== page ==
CA back-flips on banning Poms

Written By Unknown on Senin, 11 November 2013 | 23.40

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CRICKET Australia has back-flipped on a plan to ban Alastair Cook's Ashes squad from using its $29 million National Cricket Centre, which will be opened in Brisbane today.

Senior Cricket Australia officials were initially hoping to place the centre off limits to the English squad, who arrive in Brisbane on Sunday for Thursday week's first Test at the Gabba.

But with the ever-present fear that Australian teams could get a rough deal when they wanted to use England's National Cricket Academy in Loughborough and the acceptance that other nations are technically allowed to use the venue, Australia decided it would not object to England using the Centre if it is not booked.

But here's the catch - it is booked, very heavily.

England's cricketers have arrived in Sydney ahead of their tour match before the Ashes opener.

So far the English squad, who land in Brisbane on Sunday, have not requested use of the venue though schedules often change in Brisbane's fickle weather.

Cricket Australia performance boss Pat Howard said "anyone could use the venue" but added "the Australian team is the priority".

"Queensland Cricket would come after that," Howard said.

"There is not a lot of availability at the moment. There is no real space left. There are bits and pieces but I sense they will go to Australian teams.

"Australian cricket has to work hand in hand (with England) here but we have not had an approach. It is a joint venture but obviously Australian cricket comes first.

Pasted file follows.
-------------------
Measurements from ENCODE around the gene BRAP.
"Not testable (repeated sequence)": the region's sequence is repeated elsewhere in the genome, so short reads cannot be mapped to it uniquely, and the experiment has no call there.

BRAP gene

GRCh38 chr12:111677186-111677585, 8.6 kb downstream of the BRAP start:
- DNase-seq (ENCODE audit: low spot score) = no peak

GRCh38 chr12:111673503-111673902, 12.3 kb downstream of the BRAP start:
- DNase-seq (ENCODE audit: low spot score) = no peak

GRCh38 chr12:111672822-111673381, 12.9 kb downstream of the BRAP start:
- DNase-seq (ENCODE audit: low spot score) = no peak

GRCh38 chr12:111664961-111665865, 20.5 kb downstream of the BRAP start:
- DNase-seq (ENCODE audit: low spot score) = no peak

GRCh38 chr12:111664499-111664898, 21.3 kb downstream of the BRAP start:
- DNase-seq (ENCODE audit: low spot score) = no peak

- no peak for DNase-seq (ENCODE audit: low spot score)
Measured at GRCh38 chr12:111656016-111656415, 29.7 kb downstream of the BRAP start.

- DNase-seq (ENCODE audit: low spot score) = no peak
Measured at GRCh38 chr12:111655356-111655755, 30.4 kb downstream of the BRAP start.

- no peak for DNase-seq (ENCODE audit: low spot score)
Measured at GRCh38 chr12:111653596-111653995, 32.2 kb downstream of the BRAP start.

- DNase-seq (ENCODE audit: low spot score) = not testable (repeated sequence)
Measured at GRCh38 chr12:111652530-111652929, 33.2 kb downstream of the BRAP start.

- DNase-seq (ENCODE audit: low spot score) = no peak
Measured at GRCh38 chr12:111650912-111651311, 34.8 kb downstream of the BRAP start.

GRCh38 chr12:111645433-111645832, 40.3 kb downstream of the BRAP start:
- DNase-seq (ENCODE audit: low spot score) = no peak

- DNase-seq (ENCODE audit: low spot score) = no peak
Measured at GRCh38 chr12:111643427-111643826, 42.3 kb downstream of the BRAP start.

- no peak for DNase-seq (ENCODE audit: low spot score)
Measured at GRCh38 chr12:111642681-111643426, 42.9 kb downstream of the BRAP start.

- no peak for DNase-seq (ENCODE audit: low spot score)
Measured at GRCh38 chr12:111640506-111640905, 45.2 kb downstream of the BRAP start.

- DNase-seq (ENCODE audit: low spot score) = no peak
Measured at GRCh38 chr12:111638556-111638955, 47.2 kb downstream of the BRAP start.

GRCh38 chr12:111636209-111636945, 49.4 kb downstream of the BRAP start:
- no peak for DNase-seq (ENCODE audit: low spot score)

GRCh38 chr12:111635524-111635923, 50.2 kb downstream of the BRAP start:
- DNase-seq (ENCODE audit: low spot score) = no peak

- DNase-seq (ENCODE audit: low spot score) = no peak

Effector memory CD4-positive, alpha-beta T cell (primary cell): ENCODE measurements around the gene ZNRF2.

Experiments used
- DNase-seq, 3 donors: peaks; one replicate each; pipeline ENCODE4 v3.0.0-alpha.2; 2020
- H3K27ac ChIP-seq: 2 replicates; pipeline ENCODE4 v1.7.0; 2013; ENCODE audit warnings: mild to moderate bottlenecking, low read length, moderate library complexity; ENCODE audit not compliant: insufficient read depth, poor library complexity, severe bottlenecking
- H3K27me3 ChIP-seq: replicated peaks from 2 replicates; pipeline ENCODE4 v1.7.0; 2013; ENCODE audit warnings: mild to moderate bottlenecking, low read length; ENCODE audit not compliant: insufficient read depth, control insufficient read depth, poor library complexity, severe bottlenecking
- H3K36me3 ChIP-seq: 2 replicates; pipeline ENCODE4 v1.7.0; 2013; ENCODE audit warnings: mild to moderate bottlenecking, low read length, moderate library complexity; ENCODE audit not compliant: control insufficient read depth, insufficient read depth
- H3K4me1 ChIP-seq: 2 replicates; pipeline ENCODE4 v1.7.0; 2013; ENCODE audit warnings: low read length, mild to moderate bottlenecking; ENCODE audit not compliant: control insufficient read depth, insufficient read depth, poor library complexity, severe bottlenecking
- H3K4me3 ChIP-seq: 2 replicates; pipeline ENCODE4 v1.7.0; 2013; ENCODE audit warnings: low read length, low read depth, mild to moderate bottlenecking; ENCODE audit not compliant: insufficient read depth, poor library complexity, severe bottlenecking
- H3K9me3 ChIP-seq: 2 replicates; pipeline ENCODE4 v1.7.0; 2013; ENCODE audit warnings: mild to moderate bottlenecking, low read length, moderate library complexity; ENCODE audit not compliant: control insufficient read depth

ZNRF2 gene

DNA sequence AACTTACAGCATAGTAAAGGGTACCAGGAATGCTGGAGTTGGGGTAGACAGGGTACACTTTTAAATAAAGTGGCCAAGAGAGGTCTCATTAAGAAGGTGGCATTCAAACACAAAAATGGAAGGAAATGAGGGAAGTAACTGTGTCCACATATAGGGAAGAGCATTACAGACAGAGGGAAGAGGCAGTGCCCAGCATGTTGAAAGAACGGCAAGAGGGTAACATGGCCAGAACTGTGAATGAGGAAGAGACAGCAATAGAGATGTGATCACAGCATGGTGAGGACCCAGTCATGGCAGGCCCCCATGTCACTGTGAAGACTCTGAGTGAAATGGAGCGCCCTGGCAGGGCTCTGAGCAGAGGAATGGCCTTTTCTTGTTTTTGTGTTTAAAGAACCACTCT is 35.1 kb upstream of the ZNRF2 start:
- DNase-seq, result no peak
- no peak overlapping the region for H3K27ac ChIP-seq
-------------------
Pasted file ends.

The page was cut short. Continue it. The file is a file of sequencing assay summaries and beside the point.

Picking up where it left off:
"It is first in best dressed. The Australian team have been getting ourselves ready for a long period over here. We know our times and structures.

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"Half the team is getting ready up here already so you are going to have a fairly strong group getting prepared early."

The NCC, to be opened by Queensland Premier Campbell Newman, features an indoor training centre with several simulated match surfaces designed to help players refine their skills on pace and spin-friendly wickets.

A new rehabilitation centre features a three-lane, 25-metre lap pool, a hot and cold plunge pool, three medical consulting rooms, a physio treatment area and a gymnasium with an anti-gravity treadmill.

Cricket Australia's High Performance staff will operate out of the new building that will also include two lecture theatres, one named after Ricky Ponting.

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Cricket Australia CEO James Sutherland said the National Cricket Centre will provide the support Australian cricketers need to shine on the world stage.

"Our vision is for cricket to be Australia's favourite sport and a sport for all Australians," Sutherland said.

"There are many things we need to do to achieve that. Men's and women's teams that are on top of the world game are key to Australian cricket's popularity.

"This new facility will help us with that objective, through its work supporting the champions of today and tomorrow."

Test great Greg Chappell said the NCC would be a bonus for Australia.

"We have a really good understanding of how to use these facilities now," Chappell said.

"The place for the NCC is adding value to what already exists. It is a wonderful addition to the development pathway for Australian cricket. These sorts of centres can only do the one per centers though."

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